Michigan has become the latest state to approve the use of mid-level dental providers — dental therapists — as part of an effort to expand oral health care to communities that have long lacked it.
Outgoing Republican Gov. Rick Snyder signed legislation authorizing the new provider model in late December.
In a statement, Snyder said that dental therapists would serve as “a unique tool to target the currently underserved populations in our state.”
With the new measure in place, Michigan joins Minnesota, Maine, Vermont and Arizona in approving the use of dental therapists statewide. The model is in use in tribal lands in Alaska, Washington and Oregon. A bill headed to the governor’s desk in New Mexico will help people who are low-income, publicly insured, uninsured or living in rural and tribal areas have access to care from a dental therapist.
Dental therapists, often compared with nurse practitioners, have been in long use in countries around the world, but are relatively new in the United States. They receive training in a range of dental services, including drilling and filling teeth, and work as members of dentist-headed teams.
The Michigan bill signed into law “allows graduates of an accredited dental therapy education program who have completed 500 hours of clinical practice, supervised by a dentist, to provide preventive and specific restorative dental services to patients,” Dimensions of Dental Hygiene reported. The providers will work under the supervision of a dentist through a written practice agreement, the trade publication noted.
Michigan’s new providers will be expected to serve in safety net settings including federally-qualified health centers, rural health centers, school-based clinics and in communities with shortages of providers, said Snyder in comments included in a story on the new law by James Gemmell of Fox 17 in Grand Rapids.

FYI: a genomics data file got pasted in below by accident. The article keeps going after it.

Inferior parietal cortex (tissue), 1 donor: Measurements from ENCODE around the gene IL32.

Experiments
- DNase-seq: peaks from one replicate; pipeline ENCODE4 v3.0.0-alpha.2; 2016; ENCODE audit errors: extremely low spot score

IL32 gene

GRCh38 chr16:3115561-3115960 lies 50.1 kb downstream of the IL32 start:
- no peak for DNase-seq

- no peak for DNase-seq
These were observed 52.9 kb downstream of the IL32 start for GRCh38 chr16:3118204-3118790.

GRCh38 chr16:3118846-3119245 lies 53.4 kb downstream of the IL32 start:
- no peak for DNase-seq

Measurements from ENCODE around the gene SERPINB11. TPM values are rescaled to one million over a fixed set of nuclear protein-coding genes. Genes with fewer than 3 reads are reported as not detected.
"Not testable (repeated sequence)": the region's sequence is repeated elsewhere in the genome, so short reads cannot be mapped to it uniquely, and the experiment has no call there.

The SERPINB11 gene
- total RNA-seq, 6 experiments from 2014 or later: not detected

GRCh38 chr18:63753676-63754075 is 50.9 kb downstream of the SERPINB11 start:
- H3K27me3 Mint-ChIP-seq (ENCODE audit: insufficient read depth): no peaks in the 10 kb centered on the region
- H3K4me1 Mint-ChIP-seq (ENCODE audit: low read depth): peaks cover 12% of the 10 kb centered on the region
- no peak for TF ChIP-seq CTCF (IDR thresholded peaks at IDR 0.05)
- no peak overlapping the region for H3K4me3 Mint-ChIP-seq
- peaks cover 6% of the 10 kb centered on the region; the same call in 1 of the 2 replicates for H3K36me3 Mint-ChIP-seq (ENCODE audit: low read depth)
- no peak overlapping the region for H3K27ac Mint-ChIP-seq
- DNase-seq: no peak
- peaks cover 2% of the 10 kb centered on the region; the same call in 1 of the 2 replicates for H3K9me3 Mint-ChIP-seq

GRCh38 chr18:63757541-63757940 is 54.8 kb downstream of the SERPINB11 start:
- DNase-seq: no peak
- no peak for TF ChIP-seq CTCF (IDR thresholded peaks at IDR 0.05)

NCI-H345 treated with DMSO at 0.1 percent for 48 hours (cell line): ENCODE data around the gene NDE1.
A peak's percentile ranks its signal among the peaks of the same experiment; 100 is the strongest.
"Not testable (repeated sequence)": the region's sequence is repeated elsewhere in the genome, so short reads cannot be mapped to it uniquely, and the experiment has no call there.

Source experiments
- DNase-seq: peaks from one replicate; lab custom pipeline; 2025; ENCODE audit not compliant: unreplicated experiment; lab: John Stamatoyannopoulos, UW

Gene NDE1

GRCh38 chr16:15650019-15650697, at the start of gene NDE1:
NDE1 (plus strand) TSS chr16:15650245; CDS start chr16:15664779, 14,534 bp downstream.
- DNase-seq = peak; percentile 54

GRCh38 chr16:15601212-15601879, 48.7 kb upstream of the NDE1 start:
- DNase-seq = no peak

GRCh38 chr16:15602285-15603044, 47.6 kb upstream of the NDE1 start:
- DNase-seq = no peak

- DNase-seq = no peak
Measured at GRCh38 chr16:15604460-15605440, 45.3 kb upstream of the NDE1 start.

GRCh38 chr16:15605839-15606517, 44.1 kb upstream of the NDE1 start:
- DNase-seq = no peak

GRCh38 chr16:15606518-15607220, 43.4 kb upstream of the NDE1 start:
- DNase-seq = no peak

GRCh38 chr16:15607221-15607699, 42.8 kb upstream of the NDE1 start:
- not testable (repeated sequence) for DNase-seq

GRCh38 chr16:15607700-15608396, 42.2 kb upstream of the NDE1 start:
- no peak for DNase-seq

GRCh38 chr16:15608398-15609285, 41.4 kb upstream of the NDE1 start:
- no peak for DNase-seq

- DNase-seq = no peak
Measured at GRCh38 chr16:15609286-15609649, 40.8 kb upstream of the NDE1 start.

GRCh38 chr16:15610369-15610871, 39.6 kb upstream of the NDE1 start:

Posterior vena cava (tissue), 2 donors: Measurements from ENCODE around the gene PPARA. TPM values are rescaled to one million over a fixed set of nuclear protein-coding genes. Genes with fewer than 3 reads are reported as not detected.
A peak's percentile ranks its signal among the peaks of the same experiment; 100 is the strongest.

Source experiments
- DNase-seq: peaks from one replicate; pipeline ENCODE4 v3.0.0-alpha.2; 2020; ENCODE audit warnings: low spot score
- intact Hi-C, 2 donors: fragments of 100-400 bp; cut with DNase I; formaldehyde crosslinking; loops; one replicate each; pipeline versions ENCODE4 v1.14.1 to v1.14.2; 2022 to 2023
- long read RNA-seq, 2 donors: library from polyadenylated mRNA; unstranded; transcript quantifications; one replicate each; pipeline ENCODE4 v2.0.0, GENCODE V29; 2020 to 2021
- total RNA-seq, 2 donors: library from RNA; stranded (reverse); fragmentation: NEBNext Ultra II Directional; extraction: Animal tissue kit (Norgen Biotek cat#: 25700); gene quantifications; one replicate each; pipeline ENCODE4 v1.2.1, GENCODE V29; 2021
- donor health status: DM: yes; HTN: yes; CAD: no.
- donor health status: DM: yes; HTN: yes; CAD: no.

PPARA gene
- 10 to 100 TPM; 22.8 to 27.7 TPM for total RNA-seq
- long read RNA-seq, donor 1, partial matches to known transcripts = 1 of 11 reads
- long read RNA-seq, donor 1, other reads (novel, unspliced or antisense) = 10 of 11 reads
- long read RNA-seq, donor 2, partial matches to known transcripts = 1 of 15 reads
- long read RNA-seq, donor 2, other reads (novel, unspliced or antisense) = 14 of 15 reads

In Michigan, 78 of the state’s 83 counties have at least one dental provider shortage area, according to the Michigan Dental Access Coalition, a group of health and social advocacy organizations that supported the dental therapist legislation.
The lack of care has disproportionately impacted vulnerable residents, including seniors, pregnant women, children in low-income homes and those living in rural areas, advocates say.
Such concerns are common nationwide. At least a dozen more states are considering allowing dental therapists to practice as a cost-efficient way of expanding care, according to the Pew Charitable Trusts,which supports the technically trained workers and tracks legislative efforts to increase their use.
But the model has faced strong opposition from state and national dental organizations over the years. Their professional groups have fought dental therapist initiatives, contending that only dentists are qualified to perform what they regard as “irreversible procedures” such as drilling and extracting teeth.
In the months leading up to the passage of the Michigan law, Debra Peters, president of the Michigan Dental Association, argued against the measure in a guest commentary published in Bridge, a nonprofit news site serving the state. She said that dental therapists would lack the expertise to serve vulnerable and medically complex patients who had long lacked care.
“Adding more provider types to the workforce … may seem like an easy solution. But complex problems are rarely solved by easy solutions,” Peters wrote. “These are not patients who need simple extractions and cleanings. Band-Aid treatments would only result in more visits for the patient, more cost, and potentially serious complications.”
In response to provider shortages, the ADA has developed a model called a community dental health coordinator. The workers, who receive training in disease prevention, care coordination and patient navigation, are tasked with getting people into care.
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